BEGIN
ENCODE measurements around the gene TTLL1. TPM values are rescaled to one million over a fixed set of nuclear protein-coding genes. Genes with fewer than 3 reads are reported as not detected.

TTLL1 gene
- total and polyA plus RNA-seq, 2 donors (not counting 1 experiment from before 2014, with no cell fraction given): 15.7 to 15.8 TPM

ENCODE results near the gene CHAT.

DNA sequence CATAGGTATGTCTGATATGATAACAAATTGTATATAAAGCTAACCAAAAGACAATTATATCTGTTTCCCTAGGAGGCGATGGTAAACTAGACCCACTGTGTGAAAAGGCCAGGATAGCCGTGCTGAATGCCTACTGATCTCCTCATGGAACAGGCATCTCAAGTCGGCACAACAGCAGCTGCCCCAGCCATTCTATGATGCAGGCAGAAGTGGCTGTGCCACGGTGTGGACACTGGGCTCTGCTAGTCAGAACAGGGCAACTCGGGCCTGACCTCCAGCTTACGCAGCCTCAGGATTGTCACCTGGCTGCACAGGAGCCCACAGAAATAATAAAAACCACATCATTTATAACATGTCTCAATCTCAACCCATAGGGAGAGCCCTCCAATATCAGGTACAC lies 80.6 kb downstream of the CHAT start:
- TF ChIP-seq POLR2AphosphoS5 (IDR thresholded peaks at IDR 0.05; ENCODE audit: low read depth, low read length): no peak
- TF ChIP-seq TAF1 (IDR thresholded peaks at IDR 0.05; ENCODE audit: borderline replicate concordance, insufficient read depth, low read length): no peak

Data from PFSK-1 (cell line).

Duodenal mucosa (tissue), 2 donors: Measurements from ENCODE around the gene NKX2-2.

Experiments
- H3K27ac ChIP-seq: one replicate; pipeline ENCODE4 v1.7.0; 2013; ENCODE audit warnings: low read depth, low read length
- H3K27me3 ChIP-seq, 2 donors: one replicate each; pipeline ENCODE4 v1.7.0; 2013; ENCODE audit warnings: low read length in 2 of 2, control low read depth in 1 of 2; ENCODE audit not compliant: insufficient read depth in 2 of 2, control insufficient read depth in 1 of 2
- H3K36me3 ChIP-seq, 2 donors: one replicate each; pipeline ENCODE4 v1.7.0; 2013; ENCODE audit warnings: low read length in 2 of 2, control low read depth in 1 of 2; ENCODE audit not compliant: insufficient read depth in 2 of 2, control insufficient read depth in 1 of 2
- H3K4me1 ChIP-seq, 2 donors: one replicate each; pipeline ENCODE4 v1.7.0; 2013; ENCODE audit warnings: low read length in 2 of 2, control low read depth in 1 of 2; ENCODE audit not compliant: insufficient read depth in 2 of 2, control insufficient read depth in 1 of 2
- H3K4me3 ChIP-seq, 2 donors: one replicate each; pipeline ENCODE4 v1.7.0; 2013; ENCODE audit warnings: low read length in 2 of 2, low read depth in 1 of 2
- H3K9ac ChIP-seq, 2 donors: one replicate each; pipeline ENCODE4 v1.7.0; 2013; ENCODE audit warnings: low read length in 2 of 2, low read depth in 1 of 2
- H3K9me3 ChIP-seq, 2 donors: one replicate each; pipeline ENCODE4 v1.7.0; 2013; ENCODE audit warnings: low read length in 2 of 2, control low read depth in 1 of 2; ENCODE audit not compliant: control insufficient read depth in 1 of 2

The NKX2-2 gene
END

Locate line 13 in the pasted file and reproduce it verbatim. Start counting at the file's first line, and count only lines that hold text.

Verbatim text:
- H3K36me3 ChIP-seq, 2 donors: one replicate each; pipeline ENCODE4 v1.7.0; 2013; ENCODE audit warnings: low read length in 2 of 2, control low read depth in 1 of 2; ENCODE audit not compliant: insufficient read depth in 2 of 2, control insufficient read depth in 1 of 2